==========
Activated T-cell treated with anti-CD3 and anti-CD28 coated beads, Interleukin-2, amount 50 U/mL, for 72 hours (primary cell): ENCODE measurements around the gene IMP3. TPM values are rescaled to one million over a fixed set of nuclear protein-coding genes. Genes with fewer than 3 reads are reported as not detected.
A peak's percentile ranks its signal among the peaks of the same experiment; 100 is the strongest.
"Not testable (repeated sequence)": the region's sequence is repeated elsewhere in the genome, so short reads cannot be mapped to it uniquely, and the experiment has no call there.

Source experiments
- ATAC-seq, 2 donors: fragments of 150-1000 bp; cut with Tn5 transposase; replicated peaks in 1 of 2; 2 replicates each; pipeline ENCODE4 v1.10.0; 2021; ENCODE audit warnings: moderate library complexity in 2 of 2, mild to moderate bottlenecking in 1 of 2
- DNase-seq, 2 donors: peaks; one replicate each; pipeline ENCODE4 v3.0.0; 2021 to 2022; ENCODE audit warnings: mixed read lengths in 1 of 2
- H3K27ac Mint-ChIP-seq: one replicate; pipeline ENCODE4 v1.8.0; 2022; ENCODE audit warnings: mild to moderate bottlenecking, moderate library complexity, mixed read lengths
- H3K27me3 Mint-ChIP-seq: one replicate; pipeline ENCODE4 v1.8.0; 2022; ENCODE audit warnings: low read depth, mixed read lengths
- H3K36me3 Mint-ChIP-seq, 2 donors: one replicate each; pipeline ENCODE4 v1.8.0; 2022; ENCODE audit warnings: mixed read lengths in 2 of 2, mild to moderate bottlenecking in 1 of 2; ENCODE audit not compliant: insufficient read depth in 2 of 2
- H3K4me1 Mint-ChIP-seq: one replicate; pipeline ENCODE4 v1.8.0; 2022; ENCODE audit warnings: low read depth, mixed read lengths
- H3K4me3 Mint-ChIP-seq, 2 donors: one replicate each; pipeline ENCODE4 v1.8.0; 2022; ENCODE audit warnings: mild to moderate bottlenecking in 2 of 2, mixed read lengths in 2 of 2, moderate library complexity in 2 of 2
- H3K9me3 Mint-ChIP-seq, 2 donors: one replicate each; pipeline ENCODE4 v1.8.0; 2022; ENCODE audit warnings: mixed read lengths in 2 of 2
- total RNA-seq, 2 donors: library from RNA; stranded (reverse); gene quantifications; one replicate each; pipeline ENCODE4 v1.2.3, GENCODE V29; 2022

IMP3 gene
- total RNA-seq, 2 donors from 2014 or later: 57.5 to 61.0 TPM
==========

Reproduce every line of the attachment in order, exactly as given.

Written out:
Activated T-cell treated with anti-CD3 and anti-CD28 coated beads, Interleukin-2, amount 50 U/mL, for 72 hours (primary cell): ENCODE measurements around the gene IMP3. TPM values are rescaled to one million over a fixed set of nuclear protein-coding genes. Genes with fewer than 3 reads are reported as not detected.
A peak's percentile ranks its signal among the peaks of the same experiment; 100 is the strongest.
"Not testable (repeated sequence)": the region's sequence is repeated elsewhere in the genome, so short reads cannot be mapped to it uniquely, and the experiment has no call there.

Source experiments
- ATAC-seq, 2 donors: fragments of 150-1000 bp; cut with Tn5 transposase; replicated peaks in 1 of 2; 2 replicates each; pipeline ENCODE4 v1.10.0; 2021; ENCODE audit warnings: moderate library complexity in 2 of 2, mild to moderate bottlenecking in 1 of 2
- DNase-seq, 2 donors: peaks; one replicate each; pipeline ENCODE4 v3.0.0; 2021 to 2022; ENCODE audit warnings: mixed read lengths in 1 of 2
- H3K27ac Mint-ChIP-seq: one replicate; pipeline ENCODE4 v1.8.0; 2022; ENCODE audit warnings: mild to moderate bottlenecking, moderate library complexity, mixed read lengths
- H3K27me3 Mint-ChIP-seq: one replicate; pipeline ENCODE4 v1.8.0; 2022; ENCODE audit warnings: low read depth, mixed read lengths
- H3K36me3 Mint-ChIP-seq, 2 donors: one replicate each; pipeline ENCODE4 v1.8.0; 2022; ENCODE audit warnings: mixed read lengths in 2 of 2, mild to moderate bottlenecking in 1 of 2; ENCODE audit not compliant: insufficient read depth in 2 of 2
- H3K4me1 Mint-ChIP-seq: one replicate; pipeline ENCODE4 v1.8.0; 2022; ENCODE audit warnings: low read depth, mixed read lengths
- H3K4me3 Mint-ChIP-seq, 2 donors: one replicate each; pipeline ENCODE4 v1.8.0; 2022; ENCODE audit warnings: mild to moderate bottlenecking in 2 of 2, mixed read lengths in 2 of 2, moderate library complexity in 2 of 2
- H3K9me3 Mint-ChIP-seq, 2 donors: one replicate each; pipeline ENCODE4 v1.8.0; 2022; ENCODE audit warnings: mixed read lengths in 2 of 2
- total RNA-seq, 2 donors: library from RNA; stranded (reverse); gene quantifications; one replicate each; pipeline ENCODE4 v1.2.3, GENCODE V29; 2022

IMP3 gene
- total RNA-seq, 2 donors from 2014 or later: 57.5 to 61.0 TPM